And he shall put his hand on the head of the burnt
According to the Targum of Jonathan, it was his right hand; but it is generally thought by the Jewish writers that both hands were laid on; so Ben Gersom and Aben Ezra, with whom Maimonides
F5 agrees, who says, he that lays on hands ought to lay on with all his strength, with both his hands upon the head of the beast, as it is said, "upon the head of the burnt offering": not upon the neck, nor upon the sides; and there should be nothing between his hands and the beast: and as the same writer says F6, it must be his own hand, and not the hand of his wife, nor the hand of his servant, nor his messenger; and who also observes F7, that at the same time he made confession over the burnt offering both of his sins committed against affirmative and negative precepts: and indeed by this action he owned that he had sinned, and deserved to die as that creature he brought was about to do, and that he expected pardon of his sin through the death of the great sacrifice that was a type of. Moreover, this action signified the transferring of his sins from himself to this sacrifice, which was to be offered up to make atonement for them; so Gersom observes; see ( Leviticus 16:21 Leviticus 16:22 ) . This denotes the translation of our sins from us, and the imputation of them to Christ, who was offered up in our room and stead, to make atonement for them, as follows:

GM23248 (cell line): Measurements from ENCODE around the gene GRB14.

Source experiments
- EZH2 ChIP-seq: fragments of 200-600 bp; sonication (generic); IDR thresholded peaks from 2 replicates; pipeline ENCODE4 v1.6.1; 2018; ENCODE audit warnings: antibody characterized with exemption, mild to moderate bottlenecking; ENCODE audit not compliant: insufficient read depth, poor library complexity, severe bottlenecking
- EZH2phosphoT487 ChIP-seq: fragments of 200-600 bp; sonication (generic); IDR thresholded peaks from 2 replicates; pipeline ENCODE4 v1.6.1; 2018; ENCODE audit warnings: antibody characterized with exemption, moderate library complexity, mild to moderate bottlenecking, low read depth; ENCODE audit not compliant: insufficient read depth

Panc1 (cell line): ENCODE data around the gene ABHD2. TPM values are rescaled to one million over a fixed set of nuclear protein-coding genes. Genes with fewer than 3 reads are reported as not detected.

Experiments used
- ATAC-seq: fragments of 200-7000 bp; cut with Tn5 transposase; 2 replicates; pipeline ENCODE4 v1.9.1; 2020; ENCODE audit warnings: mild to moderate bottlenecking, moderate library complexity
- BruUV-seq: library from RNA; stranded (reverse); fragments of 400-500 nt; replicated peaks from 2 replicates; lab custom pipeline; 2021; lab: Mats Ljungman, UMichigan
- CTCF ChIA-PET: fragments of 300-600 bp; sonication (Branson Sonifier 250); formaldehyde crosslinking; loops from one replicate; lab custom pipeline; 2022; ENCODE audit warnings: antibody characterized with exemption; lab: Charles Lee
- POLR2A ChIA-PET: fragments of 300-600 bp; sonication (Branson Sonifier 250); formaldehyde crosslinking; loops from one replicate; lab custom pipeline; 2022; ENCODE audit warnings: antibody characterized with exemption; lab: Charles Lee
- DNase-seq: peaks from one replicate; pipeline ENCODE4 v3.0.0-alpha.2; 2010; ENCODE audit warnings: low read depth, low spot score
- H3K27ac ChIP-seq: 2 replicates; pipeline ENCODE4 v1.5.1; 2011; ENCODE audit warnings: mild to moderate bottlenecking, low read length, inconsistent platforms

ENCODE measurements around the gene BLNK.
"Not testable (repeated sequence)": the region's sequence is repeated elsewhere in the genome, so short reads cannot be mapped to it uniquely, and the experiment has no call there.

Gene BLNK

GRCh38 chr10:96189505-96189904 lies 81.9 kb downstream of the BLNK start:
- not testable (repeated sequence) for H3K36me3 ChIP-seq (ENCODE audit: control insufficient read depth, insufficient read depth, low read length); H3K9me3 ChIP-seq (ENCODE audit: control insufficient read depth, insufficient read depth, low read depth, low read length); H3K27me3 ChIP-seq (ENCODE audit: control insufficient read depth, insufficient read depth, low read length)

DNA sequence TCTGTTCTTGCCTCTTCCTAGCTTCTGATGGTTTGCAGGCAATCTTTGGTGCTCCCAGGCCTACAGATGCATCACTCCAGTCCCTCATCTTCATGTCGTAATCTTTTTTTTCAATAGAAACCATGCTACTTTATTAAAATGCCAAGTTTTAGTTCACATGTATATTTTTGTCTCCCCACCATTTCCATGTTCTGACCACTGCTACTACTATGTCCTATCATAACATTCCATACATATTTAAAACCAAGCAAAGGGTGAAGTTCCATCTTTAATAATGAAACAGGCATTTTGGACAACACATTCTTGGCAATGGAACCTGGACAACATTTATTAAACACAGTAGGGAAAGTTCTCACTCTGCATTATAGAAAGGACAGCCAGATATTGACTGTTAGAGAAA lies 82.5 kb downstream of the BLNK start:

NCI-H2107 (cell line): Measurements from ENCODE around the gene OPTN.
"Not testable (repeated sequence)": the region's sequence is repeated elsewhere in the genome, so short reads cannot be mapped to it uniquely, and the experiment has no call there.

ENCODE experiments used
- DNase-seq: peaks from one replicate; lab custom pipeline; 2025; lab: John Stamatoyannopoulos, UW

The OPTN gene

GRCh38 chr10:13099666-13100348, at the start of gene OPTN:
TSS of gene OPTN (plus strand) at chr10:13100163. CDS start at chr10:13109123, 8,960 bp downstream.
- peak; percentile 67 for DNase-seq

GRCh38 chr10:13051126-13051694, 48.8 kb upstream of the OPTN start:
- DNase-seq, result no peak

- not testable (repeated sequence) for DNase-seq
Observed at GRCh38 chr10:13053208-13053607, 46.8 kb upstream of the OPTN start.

and it shall be accepted for him to make atonement for him:
that is, the burnt offering should be accepted in his room and stead, and hereby an atonement of his sins should be made for him, typical of that true, real, and full atonement made by the sacrifice of Christ, which this led his faith unto.